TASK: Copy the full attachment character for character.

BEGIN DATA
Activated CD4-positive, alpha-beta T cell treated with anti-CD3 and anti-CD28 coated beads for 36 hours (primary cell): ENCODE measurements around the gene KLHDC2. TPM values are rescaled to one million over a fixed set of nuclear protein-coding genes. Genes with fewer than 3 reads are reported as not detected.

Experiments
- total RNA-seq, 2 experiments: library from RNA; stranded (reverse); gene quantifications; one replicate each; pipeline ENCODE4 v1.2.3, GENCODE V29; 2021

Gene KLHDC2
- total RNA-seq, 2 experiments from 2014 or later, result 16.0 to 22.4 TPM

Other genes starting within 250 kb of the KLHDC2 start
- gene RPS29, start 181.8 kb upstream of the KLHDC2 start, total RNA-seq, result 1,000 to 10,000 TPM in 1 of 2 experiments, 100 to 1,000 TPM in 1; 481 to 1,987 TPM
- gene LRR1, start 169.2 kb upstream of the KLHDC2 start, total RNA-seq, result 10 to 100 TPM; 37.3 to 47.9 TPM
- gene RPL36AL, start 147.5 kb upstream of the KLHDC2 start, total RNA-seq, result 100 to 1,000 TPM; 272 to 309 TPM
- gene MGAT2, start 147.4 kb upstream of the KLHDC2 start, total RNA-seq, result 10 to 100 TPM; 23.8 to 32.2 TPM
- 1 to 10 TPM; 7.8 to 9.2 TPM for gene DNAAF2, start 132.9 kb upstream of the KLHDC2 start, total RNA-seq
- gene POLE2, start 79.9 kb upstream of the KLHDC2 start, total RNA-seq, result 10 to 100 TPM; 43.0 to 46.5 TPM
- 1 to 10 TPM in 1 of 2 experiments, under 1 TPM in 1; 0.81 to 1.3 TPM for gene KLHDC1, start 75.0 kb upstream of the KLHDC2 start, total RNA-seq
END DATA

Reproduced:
Activated CD4-positive, alpha-beta T cell treated with anti-CD3 and anti-CD28 coated beads for 36 hours (primary cell): ENCODE measurements around the gene KLHDC2. TPM values are rescaled to one million over a fixed set of nuclear protein-coding genes. Genes with fewer than 3 reads are reported as not detected.

Experiments
- total RNA-seq, 2 experiments: library from RNA; stranded (reverse); gene quantifications; one replicate each; pipeline ENCODE4 v1.2.3, GENCODE V29; 2021

Gene KLHDC2
- total RNA-seq, 2 experiments from 2014 or later, result 16.0 to 22.4 TPM

Other genes starting within 250 kb of the KLHDC2 start
- gene RPS29, start 181.8 kb upstream of the KLHDC2 start, total RNA-seq, result 1,000 to 10,000 TPM in 1 of 2 experiments, 100 to 1,000 TPM in 1; 481 to 1,987 TPM
- gene LRR1, start 169.2 kb upstream of the KLHDC2 start, total RNA-seq, result 10 to 100 TPM; 37.3 to 47.9 TPM
- gene RPL36AL, start 147.5 kb upstream of the KLHDC2 start, total RNA-seq, result 100 to 1,000 TPM; 272 to 309 TPM
- gene MGAT2, start 147.4 kb upstream of the KLHDC2 start, total RNA-seq, result 10 to 100 TPM; 23.8 to 32.2 TPM
- 1 to 10 TPM; 7.8 to 9.2 TPM for gene DNAAF2, start 132.9 kb upstream of the KLHDC2 start, total RNA-seq
- gene POLE2, start 79.9 kb upstream of the KLHDC2 start, total RNA-seq, result 10 to 100 TPM; 43.0 to 46.5 TPM
- 1 to 10 TPM in 1 of 2 experiments, under 1 TPM in 1; 0.81 to 1.3 TPM for gene KLHDC1, start 75.0 kb upstream of the KLHDC2 start, total RNA-seq